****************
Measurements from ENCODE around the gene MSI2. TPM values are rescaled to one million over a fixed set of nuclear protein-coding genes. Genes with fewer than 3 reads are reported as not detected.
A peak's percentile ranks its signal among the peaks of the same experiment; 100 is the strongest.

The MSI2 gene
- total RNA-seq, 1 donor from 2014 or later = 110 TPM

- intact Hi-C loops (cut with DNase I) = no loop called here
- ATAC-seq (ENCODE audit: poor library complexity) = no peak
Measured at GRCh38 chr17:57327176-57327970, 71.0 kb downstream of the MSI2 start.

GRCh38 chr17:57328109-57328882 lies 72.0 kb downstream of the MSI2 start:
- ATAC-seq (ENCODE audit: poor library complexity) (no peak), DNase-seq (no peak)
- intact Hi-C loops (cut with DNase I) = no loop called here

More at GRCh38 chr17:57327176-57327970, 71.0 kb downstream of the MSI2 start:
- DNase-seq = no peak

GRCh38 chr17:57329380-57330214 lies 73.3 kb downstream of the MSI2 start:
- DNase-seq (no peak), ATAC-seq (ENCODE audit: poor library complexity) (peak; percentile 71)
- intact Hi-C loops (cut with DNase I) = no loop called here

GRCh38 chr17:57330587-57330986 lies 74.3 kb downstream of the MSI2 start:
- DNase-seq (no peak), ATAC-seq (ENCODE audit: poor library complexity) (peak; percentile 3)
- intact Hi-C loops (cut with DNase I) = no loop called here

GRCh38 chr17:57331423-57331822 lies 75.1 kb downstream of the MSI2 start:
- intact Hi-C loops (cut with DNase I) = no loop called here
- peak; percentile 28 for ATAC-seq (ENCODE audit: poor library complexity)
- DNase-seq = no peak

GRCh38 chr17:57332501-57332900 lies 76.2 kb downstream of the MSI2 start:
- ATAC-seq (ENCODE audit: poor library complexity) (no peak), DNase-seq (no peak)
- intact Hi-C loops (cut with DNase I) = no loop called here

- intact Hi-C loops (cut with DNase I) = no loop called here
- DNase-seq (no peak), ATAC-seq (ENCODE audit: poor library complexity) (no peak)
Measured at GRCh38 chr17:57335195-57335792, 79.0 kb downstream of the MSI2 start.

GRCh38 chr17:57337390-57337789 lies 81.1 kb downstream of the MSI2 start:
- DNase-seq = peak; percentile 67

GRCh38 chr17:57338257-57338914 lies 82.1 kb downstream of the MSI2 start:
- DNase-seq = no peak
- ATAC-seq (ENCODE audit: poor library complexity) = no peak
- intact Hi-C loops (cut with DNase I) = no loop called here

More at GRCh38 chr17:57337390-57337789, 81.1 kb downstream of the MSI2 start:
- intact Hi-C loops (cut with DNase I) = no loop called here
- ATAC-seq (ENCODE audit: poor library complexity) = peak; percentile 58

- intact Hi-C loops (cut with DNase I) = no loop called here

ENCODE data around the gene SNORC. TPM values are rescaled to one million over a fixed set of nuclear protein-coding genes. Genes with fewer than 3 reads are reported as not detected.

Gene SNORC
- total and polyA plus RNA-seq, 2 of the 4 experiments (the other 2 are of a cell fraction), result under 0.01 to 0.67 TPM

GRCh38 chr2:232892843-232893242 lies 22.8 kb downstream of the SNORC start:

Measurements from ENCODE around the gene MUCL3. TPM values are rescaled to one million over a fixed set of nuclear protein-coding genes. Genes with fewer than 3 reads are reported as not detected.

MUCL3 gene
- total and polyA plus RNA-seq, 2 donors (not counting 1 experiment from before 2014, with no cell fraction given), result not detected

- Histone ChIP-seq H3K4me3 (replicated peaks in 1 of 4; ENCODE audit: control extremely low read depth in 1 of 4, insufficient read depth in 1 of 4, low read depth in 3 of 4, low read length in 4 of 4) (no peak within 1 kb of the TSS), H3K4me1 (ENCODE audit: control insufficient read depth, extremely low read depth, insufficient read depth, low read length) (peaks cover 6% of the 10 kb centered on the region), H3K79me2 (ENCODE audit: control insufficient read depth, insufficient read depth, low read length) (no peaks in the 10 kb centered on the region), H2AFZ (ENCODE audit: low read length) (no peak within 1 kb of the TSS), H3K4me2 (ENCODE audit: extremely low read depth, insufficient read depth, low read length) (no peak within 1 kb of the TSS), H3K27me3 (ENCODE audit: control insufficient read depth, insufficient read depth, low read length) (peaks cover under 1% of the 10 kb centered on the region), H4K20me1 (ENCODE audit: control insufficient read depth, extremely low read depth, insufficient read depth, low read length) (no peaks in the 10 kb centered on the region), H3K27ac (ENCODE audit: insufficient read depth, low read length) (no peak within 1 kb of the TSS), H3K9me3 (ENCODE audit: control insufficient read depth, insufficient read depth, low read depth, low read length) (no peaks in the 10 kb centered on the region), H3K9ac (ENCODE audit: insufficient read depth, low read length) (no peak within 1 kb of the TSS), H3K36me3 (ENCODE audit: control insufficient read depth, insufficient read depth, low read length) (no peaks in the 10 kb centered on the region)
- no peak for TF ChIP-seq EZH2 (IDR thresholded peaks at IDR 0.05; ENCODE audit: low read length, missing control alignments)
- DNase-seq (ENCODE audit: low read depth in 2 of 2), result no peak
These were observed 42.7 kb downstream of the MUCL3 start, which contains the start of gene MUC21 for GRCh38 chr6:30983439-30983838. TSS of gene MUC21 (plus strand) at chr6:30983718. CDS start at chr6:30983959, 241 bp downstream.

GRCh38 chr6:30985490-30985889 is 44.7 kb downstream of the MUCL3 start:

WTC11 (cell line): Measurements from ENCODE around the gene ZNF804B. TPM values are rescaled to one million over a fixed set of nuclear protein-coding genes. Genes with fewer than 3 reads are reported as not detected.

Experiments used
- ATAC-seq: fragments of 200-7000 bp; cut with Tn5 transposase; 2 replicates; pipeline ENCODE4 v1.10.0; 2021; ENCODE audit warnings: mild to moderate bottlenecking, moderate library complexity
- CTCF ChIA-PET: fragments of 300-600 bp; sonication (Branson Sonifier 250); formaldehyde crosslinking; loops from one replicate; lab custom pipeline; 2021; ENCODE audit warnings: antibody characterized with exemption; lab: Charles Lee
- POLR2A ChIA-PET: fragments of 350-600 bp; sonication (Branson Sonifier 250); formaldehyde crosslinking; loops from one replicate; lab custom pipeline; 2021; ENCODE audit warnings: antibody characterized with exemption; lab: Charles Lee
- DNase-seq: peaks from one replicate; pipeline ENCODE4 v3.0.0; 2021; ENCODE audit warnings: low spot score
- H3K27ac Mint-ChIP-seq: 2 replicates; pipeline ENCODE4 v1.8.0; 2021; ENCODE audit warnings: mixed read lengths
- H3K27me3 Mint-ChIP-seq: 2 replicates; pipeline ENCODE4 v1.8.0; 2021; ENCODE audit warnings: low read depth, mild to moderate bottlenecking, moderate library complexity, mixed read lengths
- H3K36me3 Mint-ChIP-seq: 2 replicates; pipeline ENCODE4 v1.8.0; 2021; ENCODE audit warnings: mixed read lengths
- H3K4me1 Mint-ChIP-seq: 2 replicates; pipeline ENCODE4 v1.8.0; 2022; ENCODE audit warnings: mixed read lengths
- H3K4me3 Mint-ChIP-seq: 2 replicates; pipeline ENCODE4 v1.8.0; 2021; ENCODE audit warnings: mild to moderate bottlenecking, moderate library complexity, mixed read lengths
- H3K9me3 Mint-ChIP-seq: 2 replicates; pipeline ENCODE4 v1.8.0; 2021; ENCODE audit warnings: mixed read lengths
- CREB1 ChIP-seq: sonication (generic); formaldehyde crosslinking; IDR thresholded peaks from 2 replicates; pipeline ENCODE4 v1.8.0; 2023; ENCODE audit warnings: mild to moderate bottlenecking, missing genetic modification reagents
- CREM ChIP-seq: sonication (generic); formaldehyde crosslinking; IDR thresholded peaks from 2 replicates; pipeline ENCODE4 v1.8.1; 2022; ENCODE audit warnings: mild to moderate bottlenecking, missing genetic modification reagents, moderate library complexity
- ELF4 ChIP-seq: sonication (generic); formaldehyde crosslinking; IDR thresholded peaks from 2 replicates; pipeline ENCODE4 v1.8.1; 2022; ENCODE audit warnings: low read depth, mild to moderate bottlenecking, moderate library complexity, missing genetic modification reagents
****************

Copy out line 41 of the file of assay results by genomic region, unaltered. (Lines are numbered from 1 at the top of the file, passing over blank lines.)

- total and polyA plus RNA-seq, 2 of the 4 experiments (the other 2 are of a cell fraction), result under 0.01 to 0.67 TPM